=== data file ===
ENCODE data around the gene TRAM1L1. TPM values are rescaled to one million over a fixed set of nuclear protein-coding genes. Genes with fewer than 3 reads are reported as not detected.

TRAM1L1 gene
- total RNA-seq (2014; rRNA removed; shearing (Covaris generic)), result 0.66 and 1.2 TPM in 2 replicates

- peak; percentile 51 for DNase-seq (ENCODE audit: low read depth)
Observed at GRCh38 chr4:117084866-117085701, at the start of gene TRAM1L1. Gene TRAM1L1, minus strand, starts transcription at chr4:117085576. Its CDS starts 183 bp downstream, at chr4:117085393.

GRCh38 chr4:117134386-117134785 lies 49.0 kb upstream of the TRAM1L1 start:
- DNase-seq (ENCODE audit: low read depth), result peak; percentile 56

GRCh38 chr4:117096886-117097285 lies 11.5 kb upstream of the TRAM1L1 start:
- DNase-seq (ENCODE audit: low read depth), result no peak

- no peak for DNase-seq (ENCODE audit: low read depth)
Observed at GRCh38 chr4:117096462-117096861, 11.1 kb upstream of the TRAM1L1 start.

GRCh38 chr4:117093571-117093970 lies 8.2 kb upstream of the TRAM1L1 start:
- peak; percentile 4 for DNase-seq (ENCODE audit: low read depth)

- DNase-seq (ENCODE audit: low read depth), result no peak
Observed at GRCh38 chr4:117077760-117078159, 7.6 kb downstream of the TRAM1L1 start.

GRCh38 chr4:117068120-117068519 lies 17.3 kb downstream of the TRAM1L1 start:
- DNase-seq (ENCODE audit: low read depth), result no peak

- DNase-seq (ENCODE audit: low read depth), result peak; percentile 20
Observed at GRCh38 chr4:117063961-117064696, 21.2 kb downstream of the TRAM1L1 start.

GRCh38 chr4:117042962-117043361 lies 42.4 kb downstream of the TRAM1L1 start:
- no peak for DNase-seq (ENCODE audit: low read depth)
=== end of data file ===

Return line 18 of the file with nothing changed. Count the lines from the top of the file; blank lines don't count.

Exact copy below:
- DNase-seq (ENCODE audit: low read depth), result peak; percentile 20